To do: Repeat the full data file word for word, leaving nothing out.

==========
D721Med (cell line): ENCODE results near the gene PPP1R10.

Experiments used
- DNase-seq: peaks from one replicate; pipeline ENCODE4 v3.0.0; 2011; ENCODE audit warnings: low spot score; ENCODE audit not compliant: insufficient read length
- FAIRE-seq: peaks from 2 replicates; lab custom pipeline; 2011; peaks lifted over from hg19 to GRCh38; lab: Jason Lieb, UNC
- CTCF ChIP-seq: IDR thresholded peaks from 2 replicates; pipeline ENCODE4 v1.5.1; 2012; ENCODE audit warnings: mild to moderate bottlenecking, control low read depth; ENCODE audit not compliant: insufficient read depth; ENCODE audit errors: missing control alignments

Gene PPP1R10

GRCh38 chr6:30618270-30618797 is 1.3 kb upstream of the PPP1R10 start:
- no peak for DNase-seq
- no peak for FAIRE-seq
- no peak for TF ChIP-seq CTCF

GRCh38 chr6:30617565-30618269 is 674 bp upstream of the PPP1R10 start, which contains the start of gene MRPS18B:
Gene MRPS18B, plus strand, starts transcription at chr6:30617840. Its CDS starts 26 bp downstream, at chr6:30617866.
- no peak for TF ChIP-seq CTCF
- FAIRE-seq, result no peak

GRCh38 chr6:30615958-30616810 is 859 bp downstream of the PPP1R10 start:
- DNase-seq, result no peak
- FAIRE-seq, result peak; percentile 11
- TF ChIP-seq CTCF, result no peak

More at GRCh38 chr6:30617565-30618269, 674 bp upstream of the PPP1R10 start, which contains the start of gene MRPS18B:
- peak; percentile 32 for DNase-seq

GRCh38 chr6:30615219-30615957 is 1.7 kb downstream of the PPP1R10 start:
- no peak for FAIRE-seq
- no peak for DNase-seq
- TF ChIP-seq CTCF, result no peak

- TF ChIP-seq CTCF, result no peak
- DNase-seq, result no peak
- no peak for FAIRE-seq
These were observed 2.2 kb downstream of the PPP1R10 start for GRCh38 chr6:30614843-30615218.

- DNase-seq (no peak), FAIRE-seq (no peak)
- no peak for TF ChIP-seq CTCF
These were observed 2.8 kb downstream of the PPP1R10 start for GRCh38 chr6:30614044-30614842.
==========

D721Med (cell line): ENCODE results near the gene PPP1R10.

Experiments used
- DNase-seq: peaks from one replicate; pipeline ENCODE4 v3.0.0; 2011; ENCODE audit warnings: low spot score; ENCODE audit not compliant: insufficient read length
- FAIRE-seq: peaks from 2 replicates; lab custom pipeline; 2011; peaks lifted over from hg19 to GRCh38; lab: Jason Lieb, UNC
- CTCF ChIP-seq: IDR thresholded peaks from 2 replicates; pipeline ENCODE4 v1.5.1; 2012; ENCODE audit warnings: mild to moderate bottlenecking, control low read depth; ENCODE audit not compliant: insufficient read depth; ENCODE audit errors: missing control alignments

Gene PPP1R10

GRCh38 chr6:30618270-30618797 is 1.3 kb upstream of the PPP1R10 start:
- no peak for DNase-seq
- no peak for FAIRE-seq
- no peak for TF ChIP-seq CTCF

GRCh38 chr6:30617565-30618269 is 674 bp upstream of the PPP1R10 start, which contains the start of gene MRPS18B:
Gene MRPS18B, plus strand, starts transcription at chr6:30617840. Its CDS starts 26 bp downstream, at chr6:30617866.
- no peak for TF ChIP-seq CTCF
- FAIRE-seq, result no peak

GRCh38 chr6:30615958-30616810 is 859 bp downstream of the PPP1R10 start:
- DNase-seq, result no peak
- FAIRE-seq, result peak; percentile 11
- TF ChIP-seq CTCF, result no peak

More at GRCh38 chr6:30617565-30618269, 674 bp upstream of the PPP1R10 start, which contains the start of gene MRPS18B:
- peak; percentile 32 for DNase-seq

GRCh38 chr6:30615219-30615957 is 1.7 kb downstream of the PPP1R10 start:
- no peak for FAIRE-seq
- no peak for DNase-seq
- TF ChIP-seq CTCF, result no peak

- TF ChIP-seq CTCF, result no peak
- DNase-seq, result no peak
- no peak for FAIRE-seq
These were observed 2.2 kb downstream of the PPP1R10 start for GRCh38 chr6:30614843-30615218.

- DNase-seq (no peak), FAIRE-seq (no peak)
- no peak for TF ChIP-seq CTCF
These were observed 2.8 kb downstream of the PPP1R10 start for GRCh38 chr6:30614044-30614842.